Clearing the hurdle

Where carry is scarce, listed private equity funds could take inspiration from a public company compensation method to pay their partners.

With distributions scarce, and carry a distant dream for all too many, private equity firms need to get creative in how they compensate their employees, particularly the junior ones. Managers of listed funds might be able to take inspiration from a new type of public company share that has become popular in the UK: the hurdle share.

Hurdle shares are a class of equity that sits at, or near to, the top of the liquidity waterfall. Similar to growth shares in US companies, they entitle the holder to a fixed percentage of any proceeds from an exit in excess of some threshold, which is usually set at or above the company’s valuation at the time of issue.

“They are largely a reaction to the drop-off in values that became particularly acute last October,” says  David Mardle, UK head of venture capital at law firm Taylor Wessing. “They’ve started to become more prevalent as people start to work out what they’re going to do in this new world where valuations have drifted downward.”

Typically, management at portfolio companies is incentivised with shares of common equity. But in a world where valuations have dropped across the board, many portfolio companies are facing a situation where their likely exit value is going to be close to or at the liquidation preference, Mardle says. The effect of that is that the common shares won’t see a significant yield when the company is sold.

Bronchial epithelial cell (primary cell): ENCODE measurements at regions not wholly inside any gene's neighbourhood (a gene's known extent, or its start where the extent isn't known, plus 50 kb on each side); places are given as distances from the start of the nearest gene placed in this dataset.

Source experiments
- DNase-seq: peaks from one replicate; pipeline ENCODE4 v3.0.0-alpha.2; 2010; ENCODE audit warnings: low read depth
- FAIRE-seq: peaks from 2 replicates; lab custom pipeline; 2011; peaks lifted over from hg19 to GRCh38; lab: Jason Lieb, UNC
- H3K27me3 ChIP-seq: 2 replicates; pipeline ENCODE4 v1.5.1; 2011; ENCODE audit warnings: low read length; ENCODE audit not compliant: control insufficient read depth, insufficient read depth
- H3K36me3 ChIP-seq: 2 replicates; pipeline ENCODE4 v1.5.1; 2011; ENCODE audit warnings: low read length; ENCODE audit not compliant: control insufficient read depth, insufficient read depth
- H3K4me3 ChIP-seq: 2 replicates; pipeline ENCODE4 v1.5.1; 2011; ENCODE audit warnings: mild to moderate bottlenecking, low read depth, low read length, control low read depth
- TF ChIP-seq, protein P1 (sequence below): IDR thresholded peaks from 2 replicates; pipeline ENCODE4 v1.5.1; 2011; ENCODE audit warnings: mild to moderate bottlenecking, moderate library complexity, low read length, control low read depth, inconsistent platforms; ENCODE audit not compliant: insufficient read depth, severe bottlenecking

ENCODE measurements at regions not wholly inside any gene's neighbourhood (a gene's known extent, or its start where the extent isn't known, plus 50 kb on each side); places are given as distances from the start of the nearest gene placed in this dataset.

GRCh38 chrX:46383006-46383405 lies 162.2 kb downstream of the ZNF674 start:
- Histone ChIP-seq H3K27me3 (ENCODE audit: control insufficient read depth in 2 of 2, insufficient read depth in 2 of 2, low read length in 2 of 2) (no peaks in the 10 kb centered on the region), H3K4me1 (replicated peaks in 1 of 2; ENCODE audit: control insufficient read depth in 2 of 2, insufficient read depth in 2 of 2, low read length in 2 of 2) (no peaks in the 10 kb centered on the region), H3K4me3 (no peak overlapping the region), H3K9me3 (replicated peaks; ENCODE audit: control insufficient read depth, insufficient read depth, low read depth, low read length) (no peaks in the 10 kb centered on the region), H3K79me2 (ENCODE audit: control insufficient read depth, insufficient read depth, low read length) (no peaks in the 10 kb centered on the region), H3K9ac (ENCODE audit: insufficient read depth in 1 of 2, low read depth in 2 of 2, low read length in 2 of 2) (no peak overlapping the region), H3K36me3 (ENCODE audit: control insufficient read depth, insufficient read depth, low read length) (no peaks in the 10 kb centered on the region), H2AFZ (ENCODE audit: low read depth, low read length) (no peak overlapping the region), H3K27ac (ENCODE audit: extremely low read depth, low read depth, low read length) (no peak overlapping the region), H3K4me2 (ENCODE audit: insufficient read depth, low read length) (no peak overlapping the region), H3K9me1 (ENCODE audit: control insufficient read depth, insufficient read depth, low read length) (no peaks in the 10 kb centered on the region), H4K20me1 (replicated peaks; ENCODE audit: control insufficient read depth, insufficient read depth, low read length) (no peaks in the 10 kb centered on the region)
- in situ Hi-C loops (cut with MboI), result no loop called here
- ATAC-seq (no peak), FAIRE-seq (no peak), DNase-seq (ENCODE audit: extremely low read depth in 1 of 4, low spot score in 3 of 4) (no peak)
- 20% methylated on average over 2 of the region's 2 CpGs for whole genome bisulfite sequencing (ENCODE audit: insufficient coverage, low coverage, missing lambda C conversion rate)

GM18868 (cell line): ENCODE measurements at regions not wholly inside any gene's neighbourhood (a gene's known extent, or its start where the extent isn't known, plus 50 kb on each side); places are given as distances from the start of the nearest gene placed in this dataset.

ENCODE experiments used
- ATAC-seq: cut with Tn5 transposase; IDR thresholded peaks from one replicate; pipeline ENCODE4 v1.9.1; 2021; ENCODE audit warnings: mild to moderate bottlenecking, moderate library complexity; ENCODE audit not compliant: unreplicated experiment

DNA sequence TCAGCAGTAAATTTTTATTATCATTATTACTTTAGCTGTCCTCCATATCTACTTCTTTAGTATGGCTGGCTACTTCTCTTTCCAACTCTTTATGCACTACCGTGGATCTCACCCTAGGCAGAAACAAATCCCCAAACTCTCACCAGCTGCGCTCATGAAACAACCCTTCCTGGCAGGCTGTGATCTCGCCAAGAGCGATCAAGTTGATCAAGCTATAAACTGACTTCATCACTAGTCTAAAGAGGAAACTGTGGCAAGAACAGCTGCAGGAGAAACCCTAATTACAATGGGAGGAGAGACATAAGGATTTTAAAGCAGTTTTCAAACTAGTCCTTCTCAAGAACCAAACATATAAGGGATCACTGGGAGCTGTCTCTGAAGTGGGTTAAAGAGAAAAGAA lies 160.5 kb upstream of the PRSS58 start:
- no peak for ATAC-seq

One solution might be to simply give management more senior shares, but those would incur an immediate tax penalty. Hurdle shares, on the other hand, aren’t taxed until the point of exit, when the hurdle has been cleared. Gains are also taxed at the capital gains rate rather than the personal income rate, as a cash bonus would be.

Hurdle shares aren’t just applicable to portfolio companies – at least one listed investment fund in the UK uses a similar structure to compensate its managers, Mardle says. The fund’s investment professionals have options over shares in the fund, and if the fund’s share price clears a hurdle – in this case the amount that the managers have promised to return to investors – the hurdle share pays out proportionately to the increase in value.

Of course, share prices for many listed private equity funds have sunk under their net asset values, which would defeat the purpose of the hurdle share. But with a new study by the European listed funds industry group LPEQ reporting that 53 percent of investors in such funds want to increase their exposure to the asset class over the next year, hurdle share schemes may yet become a viable option.